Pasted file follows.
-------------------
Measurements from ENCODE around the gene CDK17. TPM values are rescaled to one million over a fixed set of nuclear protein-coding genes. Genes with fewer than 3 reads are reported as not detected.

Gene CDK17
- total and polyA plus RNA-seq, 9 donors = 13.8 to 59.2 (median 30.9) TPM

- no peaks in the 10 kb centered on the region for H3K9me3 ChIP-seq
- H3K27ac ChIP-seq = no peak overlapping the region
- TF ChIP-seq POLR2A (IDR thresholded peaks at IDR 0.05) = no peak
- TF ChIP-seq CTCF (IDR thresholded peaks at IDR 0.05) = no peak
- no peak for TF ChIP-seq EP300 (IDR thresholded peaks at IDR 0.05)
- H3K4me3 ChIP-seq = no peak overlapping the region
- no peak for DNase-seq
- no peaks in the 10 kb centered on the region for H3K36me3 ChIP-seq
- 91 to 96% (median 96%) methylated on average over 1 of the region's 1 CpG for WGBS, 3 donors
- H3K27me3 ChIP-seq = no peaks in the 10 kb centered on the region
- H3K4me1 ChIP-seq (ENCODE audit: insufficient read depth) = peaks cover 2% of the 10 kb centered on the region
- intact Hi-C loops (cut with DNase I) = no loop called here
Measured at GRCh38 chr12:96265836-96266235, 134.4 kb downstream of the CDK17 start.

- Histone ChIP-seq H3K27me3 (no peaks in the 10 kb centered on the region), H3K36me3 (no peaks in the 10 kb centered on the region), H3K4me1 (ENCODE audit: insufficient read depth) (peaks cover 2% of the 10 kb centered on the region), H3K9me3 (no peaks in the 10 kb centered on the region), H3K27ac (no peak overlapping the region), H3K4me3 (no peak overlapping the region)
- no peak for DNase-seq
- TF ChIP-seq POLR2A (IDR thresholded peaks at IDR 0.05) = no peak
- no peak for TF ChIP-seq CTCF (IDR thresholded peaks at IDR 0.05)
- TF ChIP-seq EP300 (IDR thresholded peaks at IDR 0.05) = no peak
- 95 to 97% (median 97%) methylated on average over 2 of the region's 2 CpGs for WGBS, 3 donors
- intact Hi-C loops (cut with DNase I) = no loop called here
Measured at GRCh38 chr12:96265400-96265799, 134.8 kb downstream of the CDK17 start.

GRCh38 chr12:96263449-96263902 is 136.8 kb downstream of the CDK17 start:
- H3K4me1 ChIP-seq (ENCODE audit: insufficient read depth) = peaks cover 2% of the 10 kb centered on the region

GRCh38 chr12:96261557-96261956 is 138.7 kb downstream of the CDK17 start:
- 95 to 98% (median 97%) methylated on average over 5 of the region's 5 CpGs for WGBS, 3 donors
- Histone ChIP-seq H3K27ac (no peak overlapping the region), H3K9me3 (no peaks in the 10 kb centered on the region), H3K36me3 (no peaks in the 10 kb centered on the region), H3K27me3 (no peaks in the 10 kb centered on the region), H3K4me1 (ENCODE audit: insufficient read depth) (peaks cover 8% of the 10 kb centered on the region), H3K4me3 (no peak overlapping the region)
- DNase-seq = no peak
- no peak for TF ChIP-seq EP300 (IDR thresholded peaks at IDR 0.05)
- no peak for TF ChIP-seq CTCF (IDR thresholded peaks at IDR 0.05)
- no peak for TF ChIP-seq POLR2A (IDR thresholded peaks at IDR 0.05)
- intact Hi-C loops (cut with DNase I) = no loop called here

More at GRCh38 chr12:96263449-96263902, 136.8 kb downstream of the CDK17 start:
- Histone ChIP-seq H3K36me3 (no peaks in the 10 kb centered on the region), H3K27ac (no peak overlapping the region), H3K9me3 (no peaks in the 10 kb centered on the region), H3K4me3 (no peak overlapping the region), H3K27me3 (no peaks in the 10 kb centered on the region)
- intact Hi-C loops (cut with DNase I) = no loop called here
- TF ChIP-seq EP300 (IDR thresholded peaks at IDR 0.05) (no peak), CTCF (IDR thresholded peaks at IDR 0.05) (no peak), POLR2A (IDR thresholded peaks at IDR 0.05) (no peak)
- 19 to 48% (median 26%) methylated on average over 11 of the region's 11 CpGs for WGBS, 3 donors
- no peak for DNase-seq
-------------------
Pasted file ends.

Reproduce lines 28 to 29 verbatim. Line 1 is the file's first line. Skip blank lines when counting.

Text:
- 95 to 98% (median 97%) methylated on average over 5 of the region's 5 CpGs for WGBS, 3 donors
- Histone ChIP-seq H3K27ac (no peak overlapping the region), H3K9me3 (no peaks in the 10 kb centered on the region), H3K36me3 (no peaks in the 10 kb centered on the region), H3K27me3 (no peaks in the 10 kb centered on the region), H3K4me1 (ENCODE audit: insufficient read depth) (peaks cover 8% of the 10 kb centered on the region), H3K4me3 (no peak overlapping the region)